“Who says that bad guys don’t return to the scene of the crime?”
Tacit and thrilling. Tactical and a bit too taut. The Little Things is a modestly enjoyable murder mystery until all of the small and muddled elements oddly get in the the way of the plodding plot, hindering what’s revealed to be a real lack of character development. The film is too long but I was never bored by the multiple chess matches being played throughout, especially given the some of the talent involved, and the direction is engaging enough to take you for a walk or a whirl for two hours. But the cold and aseptic picture always feels devoid of meaning, and quite honestly couldn’t have been released at a worse time. The Little Things is watchable, unmemorable, and too quietly apathetic for its own good.
Deputy Joe Deacon (Denzel Washington) looks like a real life version of McGruff the Crime Dog; always donned in the uniform, his brows furrowed by time and trauma, still so perpetually inquisitive. The badge is emblazoned on his being. He’s older and wiser, always on the edge of his seat and his upturned nose on the scent. Joe’s steeped and secretive history is the best part of this mostly regurgitated story, and his personal mystery makes the film more engrossing when so many of the other pieces are uninvolving. As is the the case with Detective Jim Baxter (Rami Malek), many years Deacon’s minor but technically his superior. His character lacks depth and purpose, and Malek’s typically automated delivery lends no favors or flavor. There’s no chemistry to forcibly keep these separate elements together.
The main shift in tonal dynamics occurs when the seedy looking Albert Sparma (Jared Leto, acting so hard it sometimes hurts), finally enters the picture. With the co-leads on the hunt for a serial killer, all roads point to Albert, a low-life whose apartment contains the books “Helter Skelter” and – solely given the movie at hand – the incredibly on the nose reference to the 70’s biography “Flic Story: The Implacable Duel Between a Merciless Killer and a Different Kind of Policeman” by Roger Borniche, himself a writer and French detective. It shows the dated inspirations for the film and it elucidates how the movie fits into its 1990’s setting despite whilst not modernizing to 21st century ideologies. Everything about the film is dated, and while it’s unfair to retroactively judge many movies given the standards of the times, The Little Things is oddly out of touch with the mindsets and culture of the modern era. This antiquated depiction of policing is completely tone deaf to the harsh yet fair criticisms of today’s ethics and tactics.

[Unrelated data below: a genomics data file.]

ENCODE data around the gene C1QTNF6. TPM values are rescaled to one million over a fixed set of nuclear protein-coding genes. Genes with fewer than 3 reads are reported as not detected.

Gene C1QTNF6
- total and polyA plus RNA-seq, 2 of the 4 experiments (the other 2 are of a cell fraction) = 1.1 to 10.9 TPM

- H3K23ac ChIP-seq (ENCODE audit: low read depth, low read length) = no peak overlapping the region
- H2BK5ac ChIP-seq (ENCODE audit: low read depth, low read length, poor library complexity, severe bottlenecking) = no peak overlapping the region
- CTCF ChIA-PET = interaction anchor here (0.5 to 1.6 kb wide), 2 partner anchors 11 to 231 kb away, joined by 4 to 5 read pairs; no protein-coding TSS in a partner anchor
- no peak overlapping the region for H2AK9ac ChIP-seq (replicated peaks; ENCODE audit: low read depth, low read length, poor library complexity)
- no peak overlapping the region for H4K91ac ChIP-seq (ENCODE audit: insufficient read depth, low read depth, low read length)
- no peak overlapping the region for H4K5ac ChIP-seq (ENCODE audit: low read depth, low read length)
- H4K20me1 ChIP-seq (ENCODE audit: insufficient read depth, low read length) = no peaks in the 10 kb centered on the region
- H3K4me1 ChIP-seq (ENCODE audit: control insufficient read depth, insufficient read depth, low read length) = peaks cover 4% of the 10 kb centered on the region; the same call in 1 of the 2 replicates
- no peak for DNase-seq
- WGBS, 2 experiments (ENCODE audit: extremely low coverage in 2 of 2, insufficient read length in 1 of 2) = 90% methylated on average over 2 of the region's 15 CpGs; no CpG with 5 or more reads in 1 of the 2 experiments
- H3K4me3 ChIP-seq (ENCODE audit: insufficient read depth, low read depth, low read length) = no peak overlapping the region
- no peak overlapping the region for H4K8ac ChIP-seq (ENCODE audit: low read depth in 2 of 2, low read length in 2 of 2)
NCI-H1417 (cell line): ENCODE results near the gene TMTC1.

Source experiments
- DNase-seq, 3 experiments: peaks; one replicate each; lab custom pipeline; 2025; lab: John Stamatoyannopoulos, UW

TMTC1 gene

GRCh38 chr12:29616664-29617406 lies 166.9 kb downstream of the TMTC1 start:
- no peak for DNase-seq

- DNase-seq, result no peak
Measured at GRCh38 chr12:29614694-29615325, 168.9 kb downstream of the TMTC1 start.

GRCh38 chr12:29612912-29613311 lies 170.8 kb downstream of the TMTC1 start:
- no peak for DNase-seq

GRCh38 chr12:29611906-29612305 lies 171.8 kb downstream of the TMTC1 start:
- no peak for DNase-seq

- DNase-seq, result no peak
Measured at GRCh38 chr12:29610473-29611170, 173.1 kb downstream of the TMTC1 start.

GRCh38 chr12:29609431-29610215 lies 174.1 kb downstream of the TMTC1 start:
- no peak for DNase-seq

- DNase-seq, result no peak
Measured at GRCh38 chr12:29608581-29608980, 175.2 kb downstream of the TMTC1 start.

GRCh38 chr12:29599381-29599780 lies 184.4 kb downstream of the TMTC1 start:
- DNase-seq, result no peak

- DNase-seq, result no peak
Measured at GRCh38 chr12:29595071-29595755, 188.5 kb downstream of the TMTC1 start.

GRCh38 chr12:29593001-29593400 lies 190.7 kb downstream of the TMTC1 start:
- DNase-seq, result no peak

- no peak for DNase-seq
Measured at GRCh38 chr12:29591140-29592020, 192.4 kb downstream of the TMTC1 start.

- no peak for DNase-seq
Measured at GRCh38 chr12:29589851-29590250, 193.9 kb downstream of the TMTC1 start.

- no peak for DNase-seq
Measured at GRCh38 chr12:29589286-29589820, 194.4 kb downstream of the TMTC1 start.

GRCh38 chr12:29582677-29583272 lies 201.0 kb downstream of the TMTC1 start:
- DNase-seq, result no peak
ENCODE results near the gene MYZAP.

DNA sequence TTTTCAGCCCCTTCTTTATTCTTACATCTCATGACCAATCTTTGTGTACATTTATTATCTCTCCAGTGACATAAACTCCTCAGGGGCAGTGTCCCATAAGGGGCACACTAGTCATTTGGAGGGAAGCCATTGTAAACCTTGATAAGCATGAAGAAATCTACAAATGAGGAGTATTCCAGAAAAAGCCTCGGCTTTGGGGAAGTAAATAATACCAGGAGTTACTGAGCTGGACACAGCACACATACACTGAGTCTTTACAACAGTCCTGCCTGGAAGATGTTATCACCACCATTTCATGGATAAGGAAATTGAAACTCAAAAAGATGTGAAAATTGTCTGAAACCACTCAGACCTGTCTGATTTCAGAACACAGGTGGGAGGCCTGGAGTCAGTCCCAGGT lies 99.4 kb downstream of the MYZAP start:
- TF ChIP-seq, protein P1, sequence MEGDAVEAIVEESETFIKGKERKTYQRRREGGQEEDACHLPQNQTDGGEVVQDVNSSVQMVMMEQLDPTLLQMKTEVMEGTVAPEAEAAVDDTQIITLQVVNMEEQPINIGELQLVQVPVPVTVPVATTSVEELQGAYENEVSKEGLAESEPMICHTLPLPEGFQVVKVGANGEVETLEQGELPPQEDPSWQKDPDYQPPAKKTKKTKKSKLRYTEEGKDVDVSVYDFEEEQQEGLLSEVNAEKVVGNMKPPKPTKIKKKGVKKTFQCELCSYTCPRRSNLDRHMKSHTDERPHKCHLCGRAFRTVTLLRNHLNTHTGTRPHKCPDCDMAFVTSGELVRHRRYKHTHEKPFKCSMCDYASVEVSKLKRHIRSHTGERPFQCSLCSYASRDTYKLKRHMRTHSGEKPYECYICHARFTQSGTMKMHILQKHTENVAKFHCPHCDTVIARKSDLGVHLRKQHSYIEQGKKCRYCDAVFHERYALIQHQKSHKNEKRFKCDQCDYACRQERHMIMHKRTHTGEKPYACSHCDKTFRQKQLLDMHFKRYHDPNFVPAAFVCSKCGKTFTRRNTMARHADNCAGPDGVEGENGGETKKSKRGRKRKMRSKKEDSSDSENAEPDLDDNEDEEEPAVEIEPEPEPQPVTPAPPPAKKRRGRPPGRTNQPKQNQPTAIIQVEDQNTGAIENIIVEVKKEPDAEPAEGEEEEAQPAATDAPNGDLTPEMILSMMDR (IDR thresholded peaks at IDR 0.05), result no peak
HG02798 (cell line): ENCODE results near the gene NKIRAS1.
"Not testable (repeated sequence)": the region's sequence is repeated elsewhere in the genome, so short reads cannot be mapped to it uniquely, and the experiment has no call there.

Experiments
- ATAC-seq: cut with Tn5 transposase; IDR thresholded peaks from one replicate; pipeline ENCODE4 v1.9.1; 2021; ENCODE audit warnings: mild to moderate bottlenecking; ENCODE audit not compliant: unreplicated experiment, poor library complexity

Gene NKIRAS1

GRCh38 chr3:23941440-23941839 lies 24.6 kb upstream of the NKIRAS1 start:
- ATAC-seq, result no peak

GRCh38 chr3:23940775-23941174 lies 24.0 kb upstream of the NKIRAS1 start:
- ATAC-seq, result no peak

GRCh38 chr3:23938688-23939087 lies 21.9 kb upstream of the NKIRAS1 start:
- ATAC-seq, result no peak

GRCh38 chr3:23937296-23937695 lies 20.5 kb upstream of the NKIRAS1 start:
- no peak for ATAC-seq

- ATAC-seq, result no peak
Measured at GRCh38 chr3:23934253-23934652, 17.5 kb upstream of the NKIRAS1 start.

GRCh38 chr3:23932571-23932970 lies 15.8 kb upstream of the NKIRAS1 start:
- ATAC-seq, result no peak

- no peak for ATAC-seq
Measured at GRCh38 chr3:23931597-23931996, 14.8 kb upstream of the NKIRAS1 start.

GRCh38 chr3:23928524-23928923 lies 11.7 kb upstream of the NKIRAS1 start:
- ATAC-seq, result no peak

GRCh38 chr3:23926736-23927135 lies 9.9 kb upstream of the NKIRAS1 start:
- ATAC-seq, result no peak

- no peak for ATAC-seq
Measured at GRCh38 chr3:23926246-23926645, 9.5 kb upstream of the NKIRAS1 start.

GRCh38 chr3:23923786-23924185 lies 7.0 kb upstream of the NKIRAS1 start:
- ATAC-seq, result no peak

The direction here from John Lee Hancock is fluid even if the writing belongs in the padlocked storage space of an antique shop, which makes sense since the script originated some 28 years ago. The Little Things has been too long in the making, and at the end of the day feels as fresh as a stale loaf of sourdough left on the counter for weeks on end. There’s nothing new or interesting or really even tasteful here to chew on, especially given the aimless third act, and the vague ending is as eventful as watching characters try to put a square peg in a round hole. Nothing adds up or matches suits. The Little Things has a long line, a sharp hook, but no sinker or closure. There are biblical images throughout, which makes it all the more odd that the film never considers the proverbial wisdom, “Give a man a fish, and you feed him for a day. Teach a man to fish, and you feed him for a lifetime.” Prepare to go home empty handed.
“It’s like fishing.”
Rating: 2.5 out of 5